If surprise occurs and the attackers would otherwise take losses, reduce attackers losses by 1 step.
If surprise occurs and the attacker take no step losses, instead increase defender step losses by 1.

Terrain is “hazardous” if the attackers have their attack factors reduced by it for any reason e.g. across a river or bridge, and the base hex terrain in the attacking hex does not grant any defender columns shifts. So across a river out of forest or across a bridge out of a city is not hazardous, but either out of clear would be. The bonus is only earned if all attacking hexes qualify as hazardous in this sense. Note this is a stricter criterion than some earlier versions.

Note that the net effect of the ambush and surprise rules is to make combat less of a “sure thing”, and to reward use of terrain and better unit quality.


Overruns are conducted as ordinary combats with a few exceptions.
Only mechanized movement capable units may overrun, in either the normal or mechanized movement phases.
Overrun may only use one stack moving together, which must always attack from a single hex.
Overrun costs 2 MPs plus the cost of terrain in the hex.
Units may only conduct 1 overrun attempt per movement phase.
Defenders may not use defensive artillery support against overrun attacks.
Overrun attacks are not permitted against 2 left shift terrain, across major river or escarpment hexsides, nor into swamp terrain.
Units that overrun must stop if they fail to clear the hex attacked; their movement phase is over.
Units that successfully overrun may continue moving to the limits of their MA.
Units may always attack in the combat phase regardless of whether they previously conducted overruns.
If a mech unit moves more than 1/2 its MA or conducts any overrun in its exploitation movement phase, it is unready until the next time it activates. (This means it cannot Reaction Move during an enemy activation).

Applying combat results

Defenders in 2 left shift terrain only may ignore 1 hex retreat results, but must apply longer retreat results normally.
In all other terrain, defenders must fulfill the full retreat requirement.
If the defenders have no retreat requirement and took no step losses and attackers lost at least 1 step, all attackers must retreat 1 hex.
Units forced to retreat through EZOC must lose 1 additional step from the whole retreating stack.
However, armored units do not take EZOC step losses for retreating through EZOCs of units with no AT defense rating (e.g. infantry, light armor, pioneers, etc).
The enemy player chooses the first step loss inflicted, the owning player all subsequent losses.
However, the first chosen loss may not be an armored unit unless either the combat took place into column shift terrain or the opposing side has at least one unit with AT capability (including tank units).
If physically unable to retreat, units otherwise required to do so lose 1 step *per unit* for each hex of retreat they fail to fulfill.
Overrun attackers must enter the attacked hex if it was vacated by defenders as a result of the combat (retreat or elimination). They may continue moving, MA permitting.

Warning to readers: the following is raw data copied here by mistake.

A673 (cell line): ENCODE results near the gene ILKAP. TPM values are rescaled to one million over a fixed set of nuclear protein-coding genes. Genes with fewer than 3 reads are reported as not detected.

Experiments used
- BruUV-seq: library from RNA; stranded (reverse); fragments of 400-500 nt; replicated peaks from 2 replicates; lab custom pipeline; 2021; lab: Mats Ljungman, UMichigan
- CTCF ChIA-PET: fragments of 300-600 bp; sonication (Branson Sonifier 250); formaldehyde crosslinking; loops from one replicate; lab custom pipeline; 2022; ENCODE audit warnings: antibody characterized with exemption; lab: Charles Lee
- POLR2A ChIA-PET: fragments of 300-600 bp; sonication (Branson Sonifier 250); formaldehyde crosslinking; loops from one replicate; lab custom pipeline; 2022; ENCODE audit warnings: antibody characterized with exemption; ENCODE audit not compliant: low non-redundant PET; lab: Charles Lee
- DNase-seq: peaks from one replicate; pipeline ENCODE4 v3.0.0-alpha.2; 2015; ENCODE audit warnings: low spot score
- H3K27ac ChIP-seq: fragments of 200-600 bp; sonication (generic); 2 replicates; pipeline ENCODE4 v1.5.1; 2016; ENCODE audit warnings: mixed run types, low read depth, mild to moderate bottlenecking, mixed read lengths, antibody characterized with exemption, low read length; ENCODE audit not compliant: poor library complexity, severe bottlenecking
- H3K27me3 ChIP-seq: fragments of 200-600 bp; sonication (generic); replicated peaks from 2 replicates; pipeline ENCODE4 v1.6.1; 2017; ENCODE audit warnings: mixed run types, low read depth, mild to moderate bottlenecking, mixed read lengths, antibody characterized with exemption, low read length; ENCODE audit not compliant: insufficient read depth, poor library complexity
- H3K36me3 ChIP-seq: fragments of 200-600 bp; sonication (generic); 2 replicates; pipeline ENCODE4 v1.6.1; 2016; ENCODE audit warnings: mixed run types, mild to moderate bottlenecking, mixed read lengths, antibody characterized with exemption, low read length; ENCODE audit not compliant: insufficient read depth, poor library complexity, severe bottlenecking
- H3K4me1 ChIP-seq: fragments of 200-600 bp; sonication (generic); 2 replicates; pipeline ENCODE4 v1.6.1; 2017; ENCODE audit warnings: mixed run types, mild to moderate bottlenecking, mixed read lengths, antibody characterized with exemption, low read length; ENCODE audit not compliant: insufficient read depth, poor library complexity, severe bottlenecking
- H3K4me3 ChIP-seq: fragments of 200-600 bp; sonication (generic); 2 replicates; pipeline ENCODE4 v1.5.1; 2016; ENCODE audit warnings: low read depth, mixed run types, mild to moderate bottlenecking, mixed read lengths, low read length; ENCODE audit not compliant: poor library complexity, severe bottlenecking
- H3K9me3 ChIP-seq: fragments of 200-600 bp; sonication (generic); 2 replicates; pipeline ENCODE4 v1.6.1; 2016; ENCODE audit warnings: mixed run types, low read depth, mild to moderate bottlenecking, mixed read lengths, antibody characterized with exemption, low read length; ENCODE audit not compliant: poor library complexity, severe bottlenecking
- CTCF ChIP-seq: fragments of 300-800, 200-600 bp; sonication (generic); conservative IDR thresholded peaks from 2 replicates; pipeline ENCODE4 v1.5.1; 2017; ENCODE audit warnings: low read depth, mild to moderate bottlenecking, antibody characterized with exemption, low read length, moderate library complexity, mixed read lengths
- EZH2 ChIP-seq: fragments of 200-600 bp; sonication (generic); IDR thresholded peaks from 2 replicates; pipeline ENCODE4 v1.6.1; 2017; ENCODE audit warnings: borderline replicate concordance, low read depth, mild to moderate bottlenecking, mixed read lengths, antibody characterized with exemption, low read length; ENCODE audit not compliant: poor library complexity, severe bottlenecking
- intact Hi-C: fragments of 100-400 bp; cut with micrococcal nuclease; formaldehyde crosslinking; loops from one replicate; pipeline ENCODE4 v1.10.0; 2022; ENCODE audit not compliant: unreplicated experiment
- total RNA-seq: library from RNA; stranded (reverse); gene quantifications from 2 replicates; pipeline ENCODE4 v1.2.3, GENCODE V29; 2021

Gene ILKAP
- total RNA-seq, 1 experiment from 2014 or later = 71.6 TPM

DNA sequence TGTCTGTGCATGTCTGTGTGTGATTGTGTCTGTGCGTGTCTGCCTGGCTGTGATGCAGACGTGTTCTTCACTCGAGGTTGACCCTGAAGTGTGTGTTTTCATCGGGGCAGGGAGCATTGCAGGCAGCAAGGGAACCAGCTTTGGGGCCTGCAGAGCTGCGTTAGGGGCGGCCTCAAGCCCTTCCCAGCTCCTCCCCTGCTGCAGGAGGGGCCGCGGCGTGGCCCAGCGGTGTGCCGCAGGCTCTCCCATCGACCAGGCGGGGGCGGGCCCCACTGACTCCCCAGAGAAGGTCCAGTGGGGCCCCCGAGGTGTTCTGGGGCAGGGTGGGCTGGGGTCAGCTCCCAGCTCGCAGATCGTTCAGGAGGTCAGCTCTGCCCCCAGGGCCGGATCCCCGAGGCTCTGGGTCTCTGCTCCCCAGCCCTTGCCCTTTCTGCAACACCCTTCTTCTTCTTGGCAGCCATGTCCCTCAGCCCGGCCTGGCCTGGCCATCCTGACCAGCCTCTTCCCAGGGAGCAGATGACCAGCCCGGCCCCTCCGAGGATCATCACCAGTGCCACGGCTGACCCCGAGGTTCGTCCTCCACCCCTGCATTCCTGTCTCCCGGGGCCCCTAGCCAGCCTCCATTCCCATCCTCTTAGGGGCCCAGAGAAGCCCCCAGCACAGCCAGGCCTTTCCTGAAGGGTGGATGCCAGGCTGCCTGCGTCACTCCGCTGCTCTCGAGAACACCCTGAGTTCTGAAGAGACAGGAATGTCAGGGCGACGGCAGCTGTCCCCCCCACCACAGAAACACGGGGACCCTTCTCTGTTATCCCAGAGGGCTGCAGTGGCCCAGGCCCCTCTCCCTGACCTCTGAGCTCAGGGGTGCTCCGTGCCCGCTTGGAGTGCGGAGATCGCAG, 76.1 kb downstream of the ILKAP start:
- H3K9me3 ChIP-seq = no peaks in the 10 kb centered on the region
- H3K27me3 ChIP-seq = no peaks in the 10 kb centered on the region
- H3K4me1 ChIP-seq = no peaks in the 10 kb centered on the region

Combat phase attackers may advance a number of hexes equal to the defender retreat requirement, provided the first hex advanced into is the defender’s hex. This advance is voluntary. Defenders never advance if attackers are forced to retreat.


In general, the bombardment rating of the firing unit is the number of chances out of 6 on the white die that the target is DGed by the bombardment. If 3 firing units with the same rating combined their fire on the same target, raise their bombardment number by 1. If any of the firing artillery units moved in the previous movement phase, the bombardment rating is lowered by 1.  No more than 3 units may ever combine their fire in this manner on the same activation, and hexes may only be bombarded once per activation.

Resolve all bombardments by rolling 2D6, one white and one red or colored. The white die is the DG die and the red die is the step loss die. If the white DG die is a “miss”, then there are never any step losses and the red die may be disregarded. If the white die DGs any of the units present, then the red die takes effect. On the table for the bombardment rating of the attack, find the column for the count of soft units present in the target hex, in the columns 0, 1-2, 3+. Cross index with the red die to get the result, 0, 1 or 2. That many step losses must be taken from the target hex. However, the last step in the hex is never eliminated by bombardment.

Village and heavy bocage terrain and similar reduce the bombardment rating by 1. Also, all armored units always receive the same 1 reduction; note that this may result in a barrage DGing the soft units but not the armored units in a hex. City and fortified terrain reduce the bombardment rating by 2. However, the minimum bombardment rating is 1, meaning there is always some chance of at least DG effect. In addition, armor units and units in city or fortified terrain use their own column on the step loss charts, there are “0 soft units present” in those cases. Note that bombardment rating 1 attacks use the 2 or less step loss charts, and bombardment rating 5 attacks use the 4 or more step loss charts.